Because of our renewable energy source, you will not hear this at Rainbow King Lodge “Power is supplied by diesel generators, running from 5 AM to Midnight, no flushing toilets or hot water when generators are off.”
Being part of the INN Electric all our electricity is generated by a hydroelectric plant just 12 miles from the lodge. Electric power has been generated by INNEC since 1983 using diesel generators located in the community of Newhalen. Fuel for these generators was transported up the Kvichak River and across Iliamna Lake. It should be noted that the Kvichak River is one the of the most important Sockeye Salmon rivers in all of Southwest Alaska. The cost, difficult logistics and potential spill hazard of this fuel were a primary consideration for development of hydroelectric power in this area. Without the hydro plant, the communities collectively would use about 180,000 gallons of diesel fuel a year for electricity. A hydroelectric project was constructed for these communities, starting in the spring of 1996 and ending in the spring of 1998. The project site is located on the south bank of the Tazimina River. The Tazimina River flows west from the Aleutian Range. The hydroelectric site is at the Tazimina River Falls about 9 miles upstream from the confluence of the Tazimina and Newhalen Rivers.
The hydro plant is run-of-the-river (no dam for water storage) and uses approximately 100 feet of the natural head provided by the falls. The hydro plant features include water diversion sill blocks, intake structure, penstock underground powerhouse, tailrace, surface control building, buried transmission line and communication cable and access road.
The water intake is located approximately 250 feet upstream of the falls. The water diversion sill blocks are located immediately adjacent to the intake. From the intake, water flow to the turbines is directed through a 60-inch diameter penstock. The penstock runs 300 feet to the control building then straight down for 120 feet into the underground powerhouse through a bifurcation and into two 412 kilowatt Gilkes turbines. Water is discharged back into the Tazimina River at the base of the falls through an 8-foot high horseshoe-shaped tailrace tunnel. Access to the cavern is provided by an elevator or ladder. The cavern contains two turbines, generators, and auxiliary equipment. The intake, penstock, powerhouse cavern and tailrace are designed and configured to accommodate doubling the capacity to 1.5 megawatts in the future.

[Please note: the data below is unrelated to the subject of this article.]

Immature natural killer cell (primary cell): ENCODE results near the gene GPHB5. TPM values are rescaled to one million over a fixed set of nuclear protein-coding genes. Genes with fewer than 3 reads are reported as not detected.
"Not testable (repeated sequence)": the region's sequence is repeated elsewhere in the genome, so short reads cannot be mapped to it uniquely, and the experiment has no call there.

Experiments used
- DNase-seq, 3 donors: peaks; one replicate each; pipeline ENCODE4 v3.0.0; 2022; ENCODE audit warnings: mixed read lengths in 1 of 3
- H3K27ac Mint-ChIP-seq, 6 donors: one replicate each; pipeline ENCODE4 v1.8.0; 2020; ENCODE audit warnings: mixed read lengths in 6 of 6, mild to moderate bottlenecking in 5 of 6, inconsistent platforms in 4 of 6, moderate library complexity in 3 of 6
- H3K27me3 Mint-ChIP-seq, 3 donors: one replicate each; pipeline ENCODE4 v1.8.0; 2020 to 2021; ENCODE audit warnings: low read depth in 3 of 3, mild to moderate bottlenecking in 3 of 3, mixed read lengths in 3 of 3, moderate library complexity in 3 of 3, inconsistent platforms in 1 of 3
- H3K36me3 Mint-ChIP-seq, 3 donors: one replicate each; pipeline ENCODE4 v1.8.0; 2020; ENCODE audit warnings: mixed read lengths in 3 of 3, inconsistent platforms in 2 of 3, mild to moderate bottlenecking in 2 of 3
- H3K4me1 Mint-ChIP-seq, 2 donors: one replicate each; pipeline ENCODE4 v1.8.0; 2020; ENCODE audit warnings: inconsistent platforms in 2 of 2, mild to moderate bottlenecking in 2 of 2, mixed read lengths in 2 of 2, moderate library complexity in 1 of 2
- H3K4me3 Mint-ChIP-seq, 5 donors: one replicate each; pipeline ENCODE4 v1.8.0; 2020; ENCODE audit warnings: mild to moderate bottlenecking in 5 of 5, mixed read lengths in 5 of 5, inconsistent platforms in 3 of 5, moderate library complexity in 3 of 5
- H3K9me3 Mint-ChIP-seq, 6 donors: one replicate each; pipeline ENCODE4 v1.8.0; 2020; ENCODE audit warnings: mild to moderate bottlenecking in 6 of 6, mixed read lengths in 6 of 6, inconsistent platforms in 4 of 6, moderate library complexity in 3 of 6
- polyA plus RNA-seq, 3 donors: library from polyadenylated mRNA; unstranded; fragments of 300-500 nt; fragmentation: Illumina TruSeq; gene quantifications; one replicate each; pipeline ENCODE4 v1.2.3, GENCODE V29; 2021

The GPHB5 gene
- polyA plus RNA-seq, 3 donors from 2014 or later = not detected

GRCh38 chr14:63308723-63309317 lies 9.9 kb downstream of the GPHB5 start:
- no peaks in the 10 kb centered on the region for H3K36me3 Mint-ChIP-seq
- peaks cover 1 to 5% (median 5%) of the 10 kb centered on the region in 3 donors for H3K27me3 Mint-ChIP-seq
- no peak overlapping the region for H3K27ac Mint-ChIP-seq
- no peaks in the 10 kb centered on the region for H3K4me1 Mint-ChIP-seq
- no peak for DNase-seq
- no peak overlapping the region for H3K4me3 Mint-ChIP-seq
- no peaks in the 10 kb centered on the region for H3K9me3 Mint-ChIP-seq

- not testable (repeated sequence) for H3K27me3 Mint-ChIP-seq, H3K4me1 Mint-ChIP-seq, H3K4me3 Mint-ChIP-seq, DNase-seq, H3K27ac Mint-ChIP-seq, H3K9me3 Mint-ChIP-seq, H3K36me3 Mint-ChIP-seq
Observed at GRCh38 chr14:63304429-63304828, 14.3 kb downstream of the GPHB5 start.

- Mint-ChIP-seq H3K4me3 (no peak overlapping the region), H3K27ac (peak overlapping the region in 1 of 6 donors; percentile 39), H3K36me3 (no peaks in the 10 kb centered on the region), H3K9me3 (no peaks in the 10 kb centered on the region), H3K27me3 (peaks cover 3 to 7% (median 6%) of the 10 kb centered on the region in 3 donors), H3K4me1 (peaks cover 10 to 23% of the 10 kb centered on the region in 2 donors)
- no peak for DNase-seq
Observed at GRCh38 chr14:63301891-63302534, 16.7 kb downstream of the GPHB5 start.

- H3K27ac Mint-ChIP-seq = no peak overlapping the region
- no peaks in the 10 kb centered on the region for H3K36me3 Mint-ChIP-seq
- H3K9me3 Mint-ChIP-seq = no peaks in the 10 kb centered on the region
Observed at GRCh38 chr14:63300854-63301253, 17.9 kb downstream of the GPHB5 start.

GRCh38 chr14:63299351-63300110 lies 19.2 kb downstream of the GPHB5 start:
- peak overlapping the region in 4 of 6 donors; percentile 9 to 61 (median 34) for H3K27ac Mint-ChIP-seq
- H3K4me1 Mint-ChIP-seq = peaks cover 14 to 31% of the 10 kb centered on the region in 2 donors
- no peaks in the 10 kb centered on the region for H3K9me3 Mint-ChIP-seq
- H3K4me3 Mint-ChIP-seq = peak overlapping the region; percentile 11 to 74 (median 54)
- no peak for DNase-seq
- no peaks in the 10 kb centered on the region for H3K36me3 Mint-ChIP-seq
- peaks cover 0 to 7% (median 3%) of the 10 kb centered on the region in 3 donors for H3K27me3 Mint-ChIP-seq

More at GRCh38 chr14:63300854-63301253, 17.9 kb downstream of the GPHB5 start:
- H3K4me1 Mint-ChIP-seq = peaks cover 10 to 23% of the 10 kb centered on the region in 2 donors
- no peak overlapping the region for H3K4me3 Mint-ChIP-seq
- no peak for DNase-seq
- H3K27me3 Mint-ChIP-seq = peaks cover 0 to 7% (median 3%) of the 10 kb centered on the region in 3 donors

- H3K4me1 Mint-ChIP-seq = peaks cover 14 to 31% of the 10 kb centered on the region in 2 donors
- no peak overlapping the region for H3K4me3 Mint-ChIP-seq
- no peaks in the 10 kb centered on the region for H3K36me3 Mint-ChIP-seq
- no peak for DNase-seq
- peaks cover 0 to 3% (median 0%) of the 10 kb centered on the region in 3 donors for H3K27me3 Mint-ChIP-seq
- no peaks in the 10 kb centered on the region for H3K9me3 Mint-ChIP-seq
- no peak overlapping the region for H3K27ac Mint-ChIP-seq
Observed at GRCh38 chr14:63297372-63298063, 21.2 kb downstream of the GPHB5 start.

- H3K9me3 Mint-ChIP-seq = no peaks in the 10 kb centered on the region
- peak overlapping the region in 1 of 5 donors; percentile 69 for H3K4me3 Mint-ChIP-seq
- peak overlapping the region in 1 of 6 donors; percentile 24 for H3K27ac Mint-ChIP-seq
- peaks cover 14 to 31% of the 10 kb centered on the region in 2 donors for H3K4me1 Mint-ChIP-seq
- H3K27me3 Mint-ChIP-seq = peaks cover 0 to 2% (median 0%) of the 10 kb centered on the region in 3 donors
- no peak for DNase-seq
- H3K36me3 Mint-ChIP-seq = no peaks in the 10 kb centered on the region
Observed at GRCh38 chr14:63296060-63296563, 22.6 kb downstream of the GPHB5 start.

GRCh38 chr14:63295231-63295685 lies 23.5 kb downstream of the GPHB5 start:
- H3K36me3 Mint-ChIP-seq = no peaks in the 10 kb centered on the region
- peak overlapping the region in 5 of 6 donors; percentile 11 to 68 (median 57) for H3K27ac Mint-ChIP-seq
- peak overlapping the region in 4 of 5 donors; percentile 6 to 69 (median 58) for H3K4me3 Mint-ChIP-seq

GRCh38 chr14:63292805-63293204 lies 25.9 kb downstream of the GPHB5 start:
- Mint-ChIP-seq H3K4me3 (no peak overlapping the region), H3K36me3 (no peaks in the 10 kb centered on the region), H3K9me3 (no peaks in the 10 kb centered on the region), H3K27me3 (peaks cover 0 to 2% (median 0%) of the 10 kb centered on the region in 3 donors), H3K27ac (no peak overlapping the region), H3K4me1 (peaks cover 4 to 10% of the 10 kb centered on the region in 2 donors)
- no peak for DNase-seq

We are very proud to be able to use this power source to run Rainbow King and provide our guests with electric power 24/7. Our guests enjoy hot water, flushing toilets and many other comforts provided by electricity 24 hours a day. We do not have to turn everything off at midnight like many other lodges using diesel-powered generators do.